Just as producer Christopher Nolan did with the Batman series (“Batman Begins,” “The Dark Knight,” etc.), the new film’s director, Zack Snyder (“Watchmen,” “300”) created a loose backstory with “Man of Steel”— offering a background on how Superman came to be and how he comes to embrace the costume and cape. (Due to confidentiality contracts, Tiderington couldn’t discuss the iconic superhero costume he got to wear during filming).
The estimated $175 million budgeted film also stars four-time Oscar nominee, Amy Adams as Daily Planet journalist Louis Lane; Laurence Fishburne, of “The Matrix” series, as Perry White; Diane Lane (“Unfaithful”) as Martha Kent (i.e. Clark Kent’s adoptive mother); and not one, but two Academy Award winners starring as Superman/Clark Kent’s fathers: Kevin Costner as Jonathan Kent and Russell Crowe as Jore-El, from the home planet of Krypton.
The combination of talent, time and artistic direction made filming “Man of Steel” one of Tiderington’s most intense and memorable experiences.
“There are some moments in life that happen and you look back on it and say, ‘Wow, that changed me.’ It’s like a car accident, accept you don’t really remember,” he said. “During filming, I remember standing next to a train that was destroyed and all crumpled up and it looked like it had been tossed into a building. I was listening to the Talking Heads and one line was, ‘This is not my beautiful wife, this is not my beautiful life.’ “It was then I understood this was an important thing I was a part of.”
A GOOD KIND OF KRYPTONITE
After all the intensity of filming, Tiderington said he could always count on Northern Michigan to re-center himself.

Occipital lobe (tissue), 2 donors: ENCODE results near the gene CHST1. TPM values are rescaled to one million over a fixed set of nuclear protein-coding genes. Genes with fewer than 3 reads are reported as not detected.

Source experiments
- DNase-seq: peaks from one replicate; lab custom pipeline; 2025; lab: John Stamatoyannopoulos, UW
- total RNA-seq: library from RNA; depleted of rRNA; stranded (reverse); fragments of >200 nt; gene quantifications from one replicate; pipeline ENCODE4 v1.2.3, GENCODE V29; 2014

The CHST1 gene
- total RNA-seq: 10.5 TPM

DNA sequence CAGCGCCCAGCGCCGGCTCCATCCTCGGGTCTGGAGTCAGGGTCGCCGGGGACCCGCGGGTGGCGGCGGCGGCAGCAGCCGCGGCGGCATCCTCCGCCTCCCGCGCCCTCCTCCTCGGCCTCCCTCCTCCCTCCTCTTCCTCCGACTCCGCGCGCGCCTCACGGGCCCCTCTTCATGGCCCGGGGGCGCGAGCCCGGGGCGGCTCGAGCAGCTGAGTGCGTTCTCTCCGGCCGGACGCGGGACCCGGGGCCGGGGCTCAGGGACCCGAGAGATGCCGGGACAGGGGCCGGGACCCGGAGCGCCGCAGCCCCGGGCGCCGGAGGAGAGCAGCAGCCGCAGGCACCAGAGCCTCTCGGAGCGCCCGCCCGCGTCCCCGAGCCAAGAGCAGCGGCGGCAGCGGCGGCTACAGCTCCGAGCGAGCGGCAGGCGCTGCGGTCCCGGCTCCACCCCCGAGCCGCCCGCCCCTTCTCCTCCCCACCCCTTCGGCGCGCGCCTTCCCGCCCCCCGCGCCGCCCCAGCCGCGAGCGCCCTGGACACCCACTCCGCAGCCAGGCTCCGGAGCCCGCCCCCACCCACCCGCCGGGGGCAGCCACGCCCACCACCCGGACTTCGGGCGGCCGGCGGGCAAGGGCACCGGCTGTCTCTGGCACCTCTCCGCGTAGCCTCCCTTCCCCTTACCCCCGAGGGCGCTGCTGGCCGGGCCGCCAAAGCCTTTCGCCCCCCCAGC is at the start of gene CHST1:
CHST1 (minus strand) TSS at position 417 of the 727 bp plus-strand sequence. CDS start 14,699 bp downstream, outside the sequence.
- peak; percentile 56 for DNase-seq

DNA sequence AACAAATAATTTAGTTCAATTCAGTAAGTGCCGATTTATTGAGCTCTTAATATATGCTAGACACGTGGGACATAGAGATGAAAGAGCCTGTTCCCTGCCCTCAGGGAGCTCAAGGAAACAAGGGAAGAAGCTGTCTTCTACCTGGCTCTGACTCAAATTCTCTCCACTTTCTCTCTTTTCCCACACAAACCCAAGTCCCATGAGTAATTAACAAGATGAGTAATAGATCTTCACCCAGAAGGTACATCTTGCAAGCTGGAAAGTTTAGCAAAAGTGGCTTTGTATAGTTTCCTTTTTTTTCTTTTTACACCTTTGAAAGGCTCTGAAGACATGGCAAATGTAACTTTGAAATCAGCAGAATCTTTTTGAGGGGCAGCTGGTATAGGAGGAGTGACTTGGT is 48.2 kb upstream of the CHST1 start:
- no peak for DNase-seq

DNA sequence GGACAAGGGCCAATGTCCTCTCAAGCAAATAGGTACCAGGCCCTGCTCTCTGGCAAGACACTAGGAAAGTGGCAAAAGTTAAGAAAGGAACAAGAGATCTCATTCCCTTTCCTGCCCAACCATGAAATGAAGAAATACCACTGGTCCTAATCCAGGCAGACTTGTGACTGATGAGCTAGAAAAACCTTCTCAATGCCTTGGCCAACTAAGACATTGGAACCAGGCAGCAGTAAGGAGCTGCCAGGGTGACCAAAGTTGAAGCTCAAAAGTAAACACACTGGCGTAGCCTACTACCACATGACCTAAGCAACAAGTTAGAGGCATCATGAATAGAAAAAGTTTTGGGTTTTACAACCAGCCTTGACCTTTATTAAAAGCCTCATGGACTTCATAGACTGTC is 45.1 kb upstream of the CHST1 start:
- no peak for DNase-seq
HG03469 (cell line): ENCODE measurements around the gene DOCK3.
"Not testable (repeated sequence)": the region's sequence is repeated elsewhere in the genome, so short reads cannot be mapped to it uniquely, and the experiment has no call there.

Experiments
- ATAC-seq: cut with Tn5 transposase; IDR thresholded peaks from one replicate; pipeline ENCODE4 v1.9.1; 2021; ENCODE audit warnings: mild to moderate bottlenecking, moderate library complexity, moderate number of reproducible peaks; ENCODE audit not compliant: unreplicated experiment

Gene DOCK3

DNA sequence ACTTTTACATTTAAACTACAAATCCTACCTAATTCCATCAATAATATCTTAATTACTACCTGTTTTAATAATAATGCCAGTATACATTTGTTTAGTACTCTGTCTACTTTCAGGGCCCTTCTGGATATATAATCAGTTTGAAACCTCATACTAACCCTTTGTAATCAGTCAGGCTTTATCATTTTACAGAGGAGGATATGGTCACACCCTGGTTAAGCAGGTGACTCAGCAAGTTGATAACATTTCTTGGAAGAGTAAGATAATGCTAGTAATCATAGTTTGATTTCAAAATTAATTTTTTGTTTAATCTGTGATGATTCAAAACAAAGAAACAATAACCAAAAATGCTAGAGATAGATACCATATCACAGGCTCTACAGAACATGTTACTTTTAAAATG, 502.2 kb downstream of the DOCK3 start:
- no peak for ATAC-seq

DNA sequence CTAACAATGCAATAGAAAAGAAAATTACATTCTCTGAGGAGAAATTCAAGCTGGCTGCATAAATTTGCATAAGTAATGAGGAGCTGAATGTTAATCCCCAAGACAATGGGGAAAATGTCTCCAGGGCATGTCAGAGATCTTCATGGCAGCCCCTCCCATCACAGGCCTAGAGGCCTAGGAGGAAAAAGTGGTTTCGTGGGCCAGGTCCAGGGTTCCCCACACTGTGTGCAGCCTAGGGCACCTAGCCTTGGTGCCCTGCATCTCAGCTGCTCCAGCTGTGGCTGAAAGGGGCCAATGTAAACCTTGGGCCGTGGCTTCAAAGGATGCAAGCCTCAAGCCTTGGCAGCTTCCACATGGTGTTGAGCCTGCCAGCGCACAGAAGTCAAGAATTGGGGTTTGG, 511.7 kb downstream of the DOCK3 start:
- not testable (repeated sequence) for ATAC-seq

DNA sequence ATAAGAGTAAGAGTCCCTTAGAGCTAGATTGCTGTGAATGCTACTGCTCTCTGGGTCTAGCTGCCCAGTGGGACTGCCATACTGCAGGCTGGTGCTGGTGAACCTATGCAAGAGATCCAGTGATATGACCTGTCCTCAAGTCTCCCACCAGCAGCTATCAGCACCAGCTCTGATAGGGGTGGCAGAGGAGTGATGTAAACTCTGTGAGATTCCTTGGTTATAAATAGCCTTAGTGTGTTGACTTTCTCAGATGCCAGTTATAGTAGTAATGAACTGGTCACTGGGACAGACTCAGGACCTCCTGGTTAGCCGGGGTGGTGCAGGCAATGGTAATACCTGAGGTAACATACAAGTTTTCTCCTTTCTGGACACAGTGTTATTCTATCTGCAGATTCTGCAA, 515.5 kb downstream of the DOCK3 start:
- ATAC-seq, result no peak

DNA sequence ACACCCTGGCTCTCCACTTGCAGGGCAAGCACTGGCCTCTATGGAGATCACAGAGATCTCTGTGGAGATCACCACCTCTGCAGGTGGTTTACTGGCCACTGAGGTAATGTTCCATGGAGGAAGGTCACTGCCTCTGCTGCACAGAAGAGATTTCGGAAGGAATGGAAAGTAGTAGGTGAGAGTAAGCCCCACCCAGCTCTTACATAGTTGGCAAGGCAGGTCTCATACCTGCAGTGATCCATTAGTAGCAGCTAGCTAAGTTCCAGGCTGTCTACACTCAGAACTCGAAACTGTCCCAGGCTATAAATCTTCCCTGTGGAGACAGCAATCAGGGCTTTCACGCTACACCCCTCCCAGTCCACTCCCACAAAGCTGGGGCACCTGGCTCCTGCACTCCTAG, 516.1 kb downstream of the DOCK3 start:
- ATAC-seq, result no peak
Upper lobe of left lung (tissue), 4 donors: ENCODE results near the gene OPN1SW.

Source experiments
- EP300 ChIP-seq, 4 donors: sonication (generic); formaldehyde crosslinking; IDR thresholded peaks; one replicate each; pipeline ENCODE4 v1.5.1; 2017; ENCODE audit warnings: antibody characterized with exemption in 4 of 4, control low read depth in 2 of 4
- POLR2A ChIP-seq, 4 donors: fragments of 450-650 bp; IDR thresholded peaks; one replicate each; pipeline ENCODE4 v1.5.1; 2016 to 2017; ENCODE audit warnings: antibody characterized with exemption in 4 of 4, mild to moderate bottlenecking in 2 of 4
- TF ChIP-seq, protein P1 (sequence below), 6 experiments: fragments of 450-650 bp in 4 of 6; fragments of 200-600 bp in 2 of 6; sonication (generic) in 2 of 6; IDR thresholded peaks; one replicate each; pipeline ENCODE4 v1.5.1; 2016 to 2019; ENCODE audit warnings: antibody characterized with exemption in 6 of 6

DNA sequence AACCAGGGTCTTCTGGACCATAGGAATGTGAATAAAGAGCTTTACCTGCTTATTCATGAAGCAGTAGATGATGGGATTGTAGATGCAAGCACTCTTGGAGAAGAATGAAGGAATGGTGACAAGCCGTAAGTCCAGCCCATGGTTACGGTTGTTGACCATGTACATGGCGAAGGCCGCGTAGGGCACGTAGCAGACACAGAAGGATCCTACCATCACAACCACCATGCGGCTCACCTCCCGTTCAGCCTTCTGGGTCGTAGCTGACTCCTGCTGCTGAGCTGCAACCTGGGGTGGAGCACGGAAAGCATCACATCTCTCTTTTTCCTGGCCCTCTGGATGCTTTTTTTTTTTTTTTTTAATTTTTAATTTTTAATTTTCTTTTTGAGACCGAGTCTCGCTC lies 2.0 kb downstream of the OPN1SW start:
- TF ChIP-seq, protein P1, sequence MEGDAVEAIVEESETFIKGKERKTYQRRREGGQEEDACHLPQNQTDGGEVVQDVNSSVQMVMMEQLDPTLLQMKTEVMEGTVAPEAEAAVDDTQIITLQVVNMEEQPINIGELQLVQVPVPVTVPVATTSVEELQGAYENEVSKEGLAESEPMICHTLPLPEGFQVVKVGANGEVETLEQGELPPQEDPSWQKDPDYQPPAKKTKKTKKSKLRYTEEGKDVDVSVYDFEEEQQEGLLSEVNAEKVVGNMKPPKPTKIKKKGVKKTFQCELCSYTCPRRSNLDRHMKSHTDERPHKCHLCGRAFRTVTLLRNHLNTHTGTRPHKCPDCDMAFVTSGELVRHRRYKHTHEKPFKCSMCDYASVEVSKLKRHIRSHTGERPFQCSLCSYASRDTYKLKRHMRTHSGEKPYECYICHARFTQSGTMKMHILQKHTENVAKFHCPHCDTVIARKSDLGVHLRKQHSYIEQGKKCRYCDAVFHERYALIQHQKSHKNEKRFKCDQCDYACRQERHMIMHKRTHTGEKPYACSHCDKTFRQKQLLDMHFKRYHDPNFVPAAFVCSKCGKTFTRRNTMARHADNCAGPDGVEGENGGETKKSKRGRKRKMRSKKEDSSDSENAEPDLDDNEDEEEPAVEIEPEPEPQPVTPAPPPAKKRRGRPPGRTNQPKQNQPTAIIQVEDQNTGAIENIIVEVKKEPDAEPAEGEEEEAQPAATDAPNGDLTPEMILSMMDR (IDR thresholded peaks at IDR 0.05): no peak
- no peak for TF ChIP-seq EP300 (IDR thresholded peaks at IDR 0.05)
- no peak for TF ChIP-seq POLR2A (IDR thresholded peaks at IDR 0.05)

“Once I’d pull off of M-37 and head down M-22, I just get this good feeling. After all the places I’ve been, I know I’m home,” said Tiderington, who grew up in Saginaw but would visit Northern Michigan every summer with his family. “My favorite spot is Good Harbor Bay.” Tiderington will also star in a film which will be shot this fall at the Sleeping Bear Sand Dunes. The movie is based off the Nirvana song, “Where Did You Sleep last Night?” While he has starred in over 18 films and music videos, which included a role as a drug addict (talk about a “Super” leap!), the Western Michigan University grad said he’s enjoying his time now instructing others on a very important element in his life.
“I’m working hard with the group Uncommon Adventures and just spreading the word on paddle boarding,” Tiderington concluded. “It’s important to teach people on being with nature and how calming it can be.
“We often lose track of what counts in life.” Seems like a very human trait, Ryan – one Superman would agree with.
Ryan Tiderington, who serves as Superman’s double in “Man of Steel” (in theaters June 14), will be conducting paddleboard classes from 7-8:30 a.m. every Monday, Wednesday and Friday, starting June 1, at Clinch Park Beach in Traverse City; along with classes in Suttons Bay every Tuesday, Thursday and Saturday. Participants will also have the opportunity to get their own body of steel with Paddle Fitness, an intense type of beach exercise. Visit uncommonadv. com/sup for more information.